17 expansion of the capabilities of this system to analyze long-term trends can
18 form the basis for this decision aid at the field scale.
19 The regional scale planning decision aid will also provide information to
20 users and allow for options to be selected from on-screen menus, but the
21 options will be different from the field scale. Users will be able to select
22 all or part of the region based on a wide range of options, select regional
23 socio-economic characteristics, select farm and cropping system
24 characteristics and simulate over time and space the different sustainability
25 indicators. It will provide a capability for "remembering" good combinations
26 of land use practices so that users can incrementally build a plan for the
1 region with acceptable characteristics of any of the predicted attributes.
2 This framework for spatial analysis and plan building is an extension of the
3 one described by Lal et al. (1990) for a prototype regional agricultural
4 planning system (AEGIS).
5 The development of the DSSSA will require a well coordinated,
6 multidisciplinary effort. It will require definitions for all of the data
7 bases, their data structures, and methods for data collection. It will
8 require considerably more detail in its design than is presented here before
9 it can be further developed. In addition, it will require input from a wider
10 range of scientific expertise (e.g., anthropologists, wildlife scientists,
11 etc.) to design the system to ensure that appropriate knowledge, data, and
12 analysis tools are included to proyide users with credible planning tools.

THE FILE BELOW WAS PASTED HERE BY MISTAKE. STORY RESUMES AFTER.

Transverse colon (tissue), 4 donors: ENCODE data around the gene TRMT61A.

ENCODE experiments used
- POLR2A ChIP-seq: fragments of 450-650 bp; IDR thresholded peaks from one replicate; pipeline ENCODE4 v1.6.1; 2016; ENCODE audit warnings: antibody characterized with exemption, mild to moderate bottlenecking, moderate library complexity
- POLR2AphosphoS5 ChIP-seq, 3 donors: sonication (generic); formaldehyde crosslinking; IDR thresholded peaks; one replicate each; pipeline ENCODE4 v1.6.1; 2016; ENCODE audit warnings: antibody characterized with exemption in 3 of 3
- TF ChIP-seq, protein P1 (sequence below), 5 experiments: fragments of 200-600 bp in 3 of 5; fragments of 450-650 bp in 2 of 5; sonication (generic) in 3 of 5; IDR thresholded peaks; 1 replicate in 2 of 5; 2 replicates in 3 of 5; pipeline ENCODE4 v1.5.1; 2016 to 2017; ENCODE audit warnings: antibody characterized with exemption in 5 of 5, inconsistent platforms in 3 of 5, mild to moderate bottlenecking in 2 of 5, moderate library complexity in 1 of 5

13 The structure of the proposed DSSSA would lend itself for use across
14 different regions by putting in data specific to a given region. The models
15 and expert systems must then also be applicable to the region under study.
16 The models and expert systems should be tested, and the expert systems may
17 need to be revised to include regional expertise.
18 The following section describes examples of the types of analyses that
19 the crop/soil models will need to perform as a part of the overall system.
20 EXAMPLE USE OF CROP AND SOIL MODELS
21 The development of sustainable agricultural systems requires an
22 understanding of the physical, chemical, and biological responses to
23 management practices at a field production unit scale. The responses to
24 existing and proposed practices form the basis for quantitative statements
25 about the sustainability of production in the field itself and, by aggregation
1 over space, some of the sustainability indicators in a region. These
2 responses could be based on long-term experiments or on results from crop and
3 soil simulation models. Resource requirements, production, and chemical
4 losses from the fields in a region will be estimated by models and combined
5 with spatial information on socio-economics, ecology, and natural resources to
6 estimate regional sustainability indicators. Several existing models simulate